Hard to believe that this tessellation used a pattern of pentagons as its base of origin. A pentagon type 12, built using Pgg, P2 symmetry. This is the simple outline of the mesh, and below, the coloured version, which was posted a few months ago, in pentagon blog post 3.
A few hours of work to get the above hoof-prints looking like a few snails. Farfelu. Escargots farfelus.
A bit of space sharing by one of those snails. If you examine the drawing closely, one dual spiral shell is being shared by two instances of a snail.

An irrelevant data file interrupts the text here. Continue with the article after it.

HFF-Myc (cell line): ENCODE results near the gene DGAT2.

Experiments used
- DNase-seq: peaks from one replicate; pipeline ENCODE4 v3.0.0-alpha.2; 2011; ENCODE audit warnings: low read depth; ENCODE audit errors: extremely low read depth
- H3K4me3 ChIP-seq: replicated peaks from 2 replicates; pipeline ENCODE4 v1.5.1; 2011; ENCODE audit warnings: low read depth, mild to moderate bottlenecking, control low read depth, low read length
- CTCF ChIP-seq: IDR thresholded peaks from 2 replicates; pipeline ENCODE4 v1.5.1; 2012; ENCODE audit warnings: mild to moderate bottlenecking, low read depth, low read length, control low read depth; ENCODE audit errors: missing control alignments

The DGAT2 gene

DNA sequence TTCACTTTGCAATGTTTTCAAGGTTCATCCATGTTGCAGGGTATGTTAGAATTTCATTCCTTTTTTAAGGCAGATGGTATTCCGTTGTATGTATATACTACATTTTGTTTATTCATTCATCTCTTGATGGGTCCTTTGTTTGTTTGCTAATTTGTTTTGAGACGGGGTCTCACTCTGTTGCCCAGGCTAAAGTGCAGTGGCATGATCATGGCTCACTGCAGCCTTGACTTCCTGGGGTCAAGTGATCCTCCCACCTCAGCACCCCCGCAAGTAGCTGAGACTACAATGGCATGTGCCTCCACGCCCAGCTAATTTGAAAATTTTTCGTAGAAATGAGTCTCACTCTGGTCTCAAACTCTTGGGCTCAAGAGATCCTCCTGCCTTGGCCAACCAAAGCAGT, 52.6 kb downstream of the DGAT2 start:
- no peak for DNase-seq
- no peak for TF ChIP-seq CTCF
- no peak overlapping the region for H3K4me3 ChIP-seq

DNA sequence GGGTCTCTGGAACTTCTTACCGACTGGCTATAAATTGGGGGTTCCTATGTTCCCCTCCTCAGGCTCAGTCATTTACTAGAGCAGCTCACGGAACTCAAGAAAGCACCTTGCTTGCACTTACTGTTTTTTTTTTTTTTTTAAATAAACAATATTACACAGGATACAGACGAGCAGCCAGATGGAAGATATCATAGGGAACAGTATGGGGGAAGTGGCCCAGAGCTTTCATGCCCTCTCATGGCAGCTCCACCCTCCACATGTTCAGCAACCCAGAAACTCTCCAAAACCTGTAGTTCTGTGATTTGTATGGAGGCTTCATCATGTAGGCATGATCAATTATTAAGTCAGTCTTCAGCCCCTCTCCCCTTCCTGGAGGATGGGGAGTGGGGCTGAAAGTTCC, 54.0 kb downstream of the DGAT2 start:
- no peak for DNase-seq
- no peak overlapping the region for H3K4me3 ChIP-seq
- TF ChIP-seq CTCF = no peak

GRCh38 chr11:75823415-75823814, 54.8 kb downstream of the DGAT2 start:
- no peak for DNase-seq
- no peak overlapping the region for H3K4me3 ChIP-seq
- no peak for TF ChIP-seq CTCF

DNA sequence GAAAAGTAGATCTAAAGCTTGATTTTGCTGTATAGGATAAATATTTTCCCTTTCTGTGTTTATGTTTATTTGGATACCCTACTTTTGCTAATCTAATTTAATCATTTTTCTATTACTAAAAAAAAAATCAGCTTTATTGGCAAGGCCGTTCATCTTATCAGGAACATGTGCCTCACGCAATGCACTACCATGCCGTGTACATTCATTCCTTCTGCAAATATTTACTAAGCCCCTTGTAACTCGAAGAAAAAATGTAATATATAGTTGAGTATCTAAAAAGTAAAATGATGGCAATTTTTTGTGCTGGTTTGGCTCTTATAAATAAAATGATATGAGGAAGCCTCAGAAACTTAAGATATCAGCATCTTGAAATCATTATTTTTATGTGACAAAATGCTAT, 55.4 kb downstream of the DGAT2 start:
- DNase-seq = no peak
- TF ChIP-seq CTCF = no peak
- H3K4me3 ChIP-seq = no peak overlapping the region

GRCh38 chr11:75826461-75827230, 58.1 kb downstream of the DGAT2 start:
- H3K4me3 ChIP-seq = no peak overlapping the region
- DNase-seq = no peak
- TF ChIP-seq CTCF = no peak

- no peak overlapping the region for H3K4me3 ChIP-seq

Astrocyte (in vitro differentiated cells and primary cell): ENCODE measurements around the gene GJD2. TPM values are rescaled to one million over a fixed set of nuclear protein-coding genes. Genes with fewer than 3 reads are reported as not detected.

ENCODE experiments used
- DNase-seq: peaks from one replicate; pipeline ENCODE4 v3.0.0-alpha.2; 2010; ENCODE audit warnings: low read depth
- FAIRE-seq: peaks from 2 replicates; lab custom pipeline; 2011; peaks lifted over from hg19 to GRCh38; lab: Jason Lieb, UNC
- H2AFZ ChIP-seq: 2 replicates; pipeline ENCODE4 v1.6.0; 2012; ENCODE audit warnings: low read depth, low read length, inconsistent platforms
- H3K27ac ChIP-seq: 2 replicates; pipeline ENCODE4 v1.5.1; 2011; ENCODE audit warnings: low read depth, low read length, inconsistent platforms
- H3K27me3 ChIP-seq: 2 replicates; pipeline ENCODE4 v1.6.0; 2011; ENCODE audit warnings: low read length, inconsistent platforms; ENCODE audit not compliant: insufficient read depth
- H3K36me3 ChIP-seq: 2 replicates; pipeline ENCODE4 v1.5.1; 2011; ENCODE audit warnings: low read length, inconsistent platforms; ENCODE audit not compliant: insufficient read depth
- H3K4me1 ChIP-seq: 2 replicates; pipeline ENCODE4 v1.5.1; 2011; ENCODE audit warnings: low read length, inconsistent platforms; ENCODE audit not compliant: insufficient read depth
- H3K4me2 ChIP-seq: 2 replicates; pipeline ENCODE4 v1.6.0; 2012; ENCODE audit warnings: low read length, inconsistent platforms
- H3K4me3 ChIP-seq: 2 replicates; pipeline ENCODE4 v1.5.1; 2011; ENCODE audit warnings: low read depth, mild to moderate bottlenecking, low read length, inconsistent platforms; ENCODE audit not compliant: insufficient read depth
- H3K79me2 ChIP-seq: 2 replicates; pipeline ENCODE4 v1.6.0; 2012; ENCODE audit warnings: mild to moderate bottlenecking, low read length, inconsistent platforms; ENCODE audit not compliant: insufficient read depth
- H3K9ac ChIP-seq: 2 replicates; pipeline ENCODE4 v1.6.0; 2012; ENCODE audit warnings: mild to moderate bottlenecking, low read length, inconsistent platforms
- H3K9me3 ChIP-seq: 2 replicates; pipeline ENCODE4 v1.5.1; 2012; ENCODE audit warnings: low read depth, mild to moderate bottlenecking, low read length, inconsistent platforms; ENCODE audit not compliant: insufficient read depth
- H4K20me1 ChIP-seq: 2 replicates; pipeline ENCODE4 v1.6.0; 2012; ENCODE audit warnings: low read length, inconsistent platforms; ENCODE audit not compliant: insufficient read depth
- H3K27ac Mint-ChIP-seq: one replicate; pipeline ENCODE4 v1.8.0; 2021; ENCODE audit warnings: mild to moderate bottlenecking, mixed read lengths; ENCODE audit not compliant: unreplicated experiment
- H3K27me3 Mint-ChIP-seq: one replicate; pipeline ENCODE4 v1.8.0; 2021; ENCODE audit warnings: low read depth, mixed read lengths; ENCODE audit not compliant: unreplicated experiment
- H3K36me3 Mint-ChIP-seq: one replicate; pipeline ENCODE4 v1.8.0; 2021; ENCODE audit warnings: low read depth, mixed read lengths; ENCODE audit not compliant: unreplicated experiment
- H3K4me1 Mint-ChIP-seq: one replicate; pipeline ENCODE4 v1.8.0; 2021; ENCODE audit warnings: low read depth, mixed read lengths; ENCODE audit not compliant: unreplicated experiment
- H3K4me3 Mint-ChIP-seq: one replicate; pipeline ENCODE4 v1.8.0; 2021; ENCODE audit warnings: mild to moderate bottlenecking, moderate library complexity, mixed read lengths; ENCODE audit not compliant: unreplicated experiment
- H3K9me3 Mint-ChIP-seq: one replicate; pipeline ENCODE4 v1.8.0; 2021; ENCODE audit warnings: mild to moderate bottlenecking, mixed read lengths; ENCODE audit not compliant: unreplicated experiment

A closer look at this P2 symmetry tessellation and you will find four different two point rotations in the design. I’ve written some instructions on how to achieve this type of nested shape. Have a read on the topic of Symmetry Group P2.
Kids are nuts about tessellations from what I’ve read on Twitter. Grade school math teachers gravitate towards any type of creative method to instill in children, a wonder of numbers, geometry and symmetry concepts. Coming up with their own tessellations is definitely creative! From this trend, it is now very rare to find young adults that have never come across this type of artwork. Fun and creative. This tessellation – quite wacky.
Maybe next time I’ll come up with some nice Banana slug tessellation. Oooweee goooweee residents of our beautiful Vancouver Island.